Experimental sculptor Hans Arp has always been difficult to pigeonhole. Born in Strasbourg, formerly Alsace, in 1886 to a German father and French mother, his childhood was marked by the region’s constant push and pull between different empires. As his family’s sense of nationality shifted, so did the artist’s name, and he constantly alternated between Hans and Jean (Hans for the German occupation and Jean for French). Through the fluctuating borders of his homeland, Arp developed a permeable and fluid sense of self, and the political upheavals of his upbringing resonated throughout his diverse and pioneering artistic career.
Hans Arp’s work consequently was informed by constant experimentation and a free-thinking attitude. Combining sculpture and poetry, his oeuvre shifts between words on the page and sculptured forms. The curved sculptures for which he is best known possess an abstract humanism, and were intended by the artist to reconnect people with the emotional side of life. In a bulletin about a recent Arp retrospective at Nasher Sculpture Center in Dallas titled The Nature of Arp, The New York Times called his sculptures “magically knobby”—which is an accurate description of his wonderfully erotic and smooth figures.
Hans Arp has, up until last year, been relatively neglected by the art market, but in November his abstract piece Déméter (1961) set an artist record. Sold at the Christie’s Impressionist and Modern Art Sale—which was called “underwhelming and tepid” by Artnews—the white marble sculpture achieved an impressive $5.8 million, and a bronze cast of the same name received $1.5 million. Arp may not yet have the same recognition as many of his contemporaries (the fact that he changed between Hans and Jean undoubtedly has not helped his mainstream success), but over fifty years after his death in 1966, there has been a renewed interest in his wonderfully knobbly sculptures, and it has even been predicted that 2019 could the year of the “Arp-naissance”.
After the outbreak of World War I, Hans Arp fled to Paris and then to Zürich to avoid conscription into the German army. It was in Zürich that he met an international group of artists who shared his staunch anti-bourgeoisie and anti-national ideas. Alongside these artists, he founded the Dada movement and began experimenting with the signs of symbols of “an artistic vocabulary capable of transcending language’s barriers.” Dada represented an idealized time in Arp’s life, when he was free to work without constraint.
It also in Zürich that Hans Arp met his wife and most important collaborator, Sophie Taeuber, who encouraged Arp to work with unconventional materials and techniques. During this period, he was mainly occupied with creating collages and cut-paper reliefs which incorporated discarded matter and organic components such as rocks and branches.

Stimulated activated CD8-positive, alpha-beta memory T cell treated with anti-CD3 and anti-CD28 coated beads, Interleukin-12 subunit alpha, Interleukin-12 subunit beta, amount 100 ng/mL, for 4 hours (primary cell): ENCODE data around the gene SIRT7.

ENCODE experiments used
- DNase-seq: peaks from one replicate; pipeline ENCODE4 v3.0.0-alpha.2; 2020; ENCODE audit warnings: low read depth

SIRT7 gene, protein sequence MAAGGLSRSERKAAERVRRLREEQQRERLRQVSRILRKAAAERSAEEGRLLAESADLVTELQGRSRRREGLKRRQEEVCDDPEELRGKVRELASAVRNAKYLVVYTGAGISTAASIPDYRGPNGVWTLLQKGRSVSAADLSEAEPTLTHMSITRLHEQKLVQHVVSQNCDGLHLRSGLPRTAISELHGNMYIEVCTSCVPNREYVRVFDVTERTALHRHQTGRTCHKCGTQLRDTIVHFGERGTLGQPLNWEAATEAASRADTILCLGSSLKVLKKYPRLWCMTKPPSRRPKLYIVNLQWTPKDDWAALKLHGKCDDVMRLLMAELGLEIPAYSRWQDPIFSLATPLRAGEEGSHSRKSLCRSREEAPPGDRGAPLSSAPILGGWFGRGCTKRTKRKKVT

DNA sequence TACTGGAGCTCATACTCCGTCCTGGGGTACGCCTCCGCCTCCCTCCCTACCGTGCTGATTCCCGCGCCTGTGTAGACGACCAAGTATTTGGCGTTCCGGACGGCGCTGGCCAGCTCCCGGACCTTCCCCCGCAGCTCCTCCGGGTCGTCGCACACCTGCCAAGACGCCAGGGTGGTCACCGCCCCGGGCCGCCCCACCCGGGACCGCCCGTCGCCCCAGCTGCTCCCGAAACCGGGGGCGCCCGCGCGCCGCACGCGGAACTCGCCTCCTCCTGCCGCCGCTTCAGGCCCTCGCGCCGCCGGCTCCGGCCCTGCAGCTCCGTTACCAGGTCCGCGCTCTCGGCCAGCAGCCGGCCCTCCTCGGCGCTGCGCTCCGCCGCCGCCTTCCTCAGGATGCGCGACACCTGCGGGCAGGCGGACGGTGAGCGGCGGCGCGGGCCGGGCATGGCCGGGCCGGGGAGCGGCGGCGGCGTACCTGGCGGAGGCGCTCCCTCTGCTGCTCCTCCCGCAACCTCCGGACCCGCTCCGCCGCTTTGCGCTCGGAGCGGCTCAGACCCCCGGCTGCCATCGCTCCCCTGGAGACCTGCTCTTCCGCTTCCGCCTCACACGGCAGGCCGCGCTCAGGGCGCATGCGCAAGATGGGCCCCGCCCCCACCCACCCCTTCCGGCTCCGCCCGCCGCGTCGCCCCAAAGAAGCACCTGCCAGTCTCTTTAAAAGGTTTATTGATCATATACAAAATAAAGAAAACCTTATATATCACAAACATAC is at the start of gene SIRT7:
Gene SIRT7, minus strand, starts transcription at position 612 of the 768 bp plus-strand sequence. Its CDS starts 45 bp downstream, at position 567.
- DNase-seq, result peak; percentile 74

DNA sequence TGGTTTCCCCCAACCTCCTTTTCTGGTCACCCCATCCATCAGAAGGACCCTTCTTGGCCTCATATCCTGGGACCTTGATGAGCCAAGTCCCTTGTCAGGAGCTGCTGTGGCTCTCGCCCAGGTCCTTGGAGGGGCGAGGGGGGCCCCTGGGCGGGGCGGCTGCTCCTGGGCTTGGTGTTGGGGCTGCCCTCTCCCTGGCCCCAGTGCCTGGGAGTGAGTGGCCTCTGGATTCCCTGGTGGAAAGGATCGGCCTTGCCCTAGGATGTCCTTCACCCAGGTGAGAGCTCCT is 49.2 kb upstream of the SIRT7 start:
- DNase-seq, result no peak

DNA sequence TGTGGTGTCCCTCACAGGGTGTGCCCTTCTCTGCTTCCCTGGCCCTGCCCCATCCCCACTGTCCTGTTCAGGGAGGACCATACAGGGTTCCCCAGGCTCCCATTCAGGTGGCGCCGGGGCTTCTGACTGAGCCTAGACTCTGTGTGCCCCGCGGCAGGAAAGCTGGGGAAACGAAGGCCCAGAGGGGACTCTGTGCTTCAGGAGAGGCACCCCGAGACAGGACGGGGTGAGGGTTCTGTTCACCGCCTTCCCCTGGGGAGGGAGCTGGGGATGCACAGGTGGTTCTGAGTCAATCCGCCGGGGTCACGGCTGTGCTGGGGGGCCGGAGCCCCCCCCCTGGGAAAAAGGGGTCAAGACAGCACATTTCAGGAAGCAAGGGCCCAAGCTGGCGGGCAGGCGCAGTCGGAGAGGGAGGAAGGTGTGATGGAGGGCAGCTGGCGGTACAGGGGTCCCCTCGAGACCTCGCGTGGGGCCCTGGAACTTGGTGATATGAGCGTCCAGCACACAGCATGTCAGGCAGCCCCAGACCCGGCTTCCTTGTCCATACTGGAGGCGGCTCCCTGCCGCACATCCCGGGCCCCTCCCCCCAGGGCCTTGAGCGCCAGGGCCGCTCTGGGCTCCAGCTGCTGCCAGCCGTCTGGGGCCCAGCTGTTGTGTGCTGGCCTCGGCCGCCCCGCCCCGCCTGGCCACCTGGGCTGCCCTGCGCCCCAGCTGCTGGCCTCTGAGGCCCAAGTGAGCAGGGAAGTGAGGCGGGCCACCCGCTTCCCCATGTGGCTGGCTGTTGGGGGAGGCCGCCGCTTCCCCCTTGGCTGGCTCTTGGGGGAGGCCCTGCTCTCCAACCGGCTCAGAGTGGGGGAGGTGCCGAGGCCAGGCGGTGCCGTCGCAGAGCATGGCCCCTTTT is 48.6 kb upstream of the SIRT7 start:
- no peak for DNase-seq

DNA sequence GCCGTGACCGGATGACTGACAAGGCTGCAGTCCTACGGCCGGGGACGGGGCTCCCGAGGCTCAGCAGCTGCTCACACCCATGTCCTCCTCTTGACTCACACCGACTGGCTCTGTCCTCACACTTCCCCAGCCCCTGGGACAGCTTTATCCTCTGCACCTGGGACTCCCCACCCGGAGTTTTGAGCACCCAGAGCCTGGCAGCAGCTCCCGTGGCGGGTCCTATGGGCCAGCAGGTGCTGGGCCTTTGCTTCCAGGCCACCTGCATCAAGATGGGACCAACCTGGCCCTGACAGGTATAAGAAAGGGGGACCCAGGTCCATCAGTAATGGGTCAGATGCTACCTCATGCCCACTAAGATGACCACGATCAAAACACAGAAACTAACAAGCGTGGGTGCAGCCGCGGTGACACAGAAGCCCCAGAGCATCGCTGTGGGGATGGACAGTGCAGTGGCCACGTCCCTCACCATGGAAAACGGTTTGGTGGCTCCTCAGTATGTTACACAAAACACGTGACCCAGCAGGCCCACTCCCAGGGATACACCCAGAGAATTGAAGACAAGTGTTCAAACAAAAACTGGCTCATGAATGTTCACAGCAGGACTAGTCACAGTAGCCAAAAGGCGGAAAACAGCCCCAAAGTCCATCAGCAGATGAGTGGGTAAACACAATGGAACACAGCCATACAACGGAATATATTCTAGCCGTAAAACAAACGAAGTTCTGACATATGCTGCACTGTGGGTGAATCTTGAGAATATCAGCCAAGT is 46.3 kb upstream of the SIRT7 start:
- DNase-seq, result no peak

Nature would come to be a binding thread throughout much of Arp’s work, not just in terms of material but also in terms of shapes and overarching subject matter. By centring the source of his abstract influences in nature, which for Arp were permeated with a sense of spiritualism, he sought to create an art that stood opposed to the development of industrial manufacturing methods. In an age, which he saw as brutalized by technological advancements and the horrors of World War I, Arp spotlighted emotion and fought to find an enduring place for art.
After the end of the war, Arp formed Dada groups in Cologne and Paris with Max Ernst and Johannes Baargeld, but soon distanced himself from Dadaism to become an active participant in Surrealism during the 1920s. Creating a link between these two major movements, he would go onto influence some of the most prominent artists of the day, including Joan Miró and Alexander Calder.
In 1936, Alfred Barr, the first director of MoMA, identified the “Arp ‘shape’” as “a soft, irregular, curving silhouette half-way between a circle and the object represented.” He goes onto argue that this shape can be seen in the work of “Miro, Tanguy, Calder, Moore and many lesser men.” Despite this Arp remained fairly under the radar and his contribution to art history is still little understood. But this is set to change: “The [Arp] estate has in the last ten years invested a lot of energy in making sure that people start seeing him again,” says Dr. Loretta Würtenberger, manager of the estate. This year will see The Nature of Arp, move to the Peggy Guggenheim Collection in Venice to coincide with the Venice Biennale, where hopefully Arp will be able to achieve more of the recognition he so deserves.
The Nature of Arp, is on display at the Peggy Guggenheim Collection, Venice from April 13 until September 02, 2019.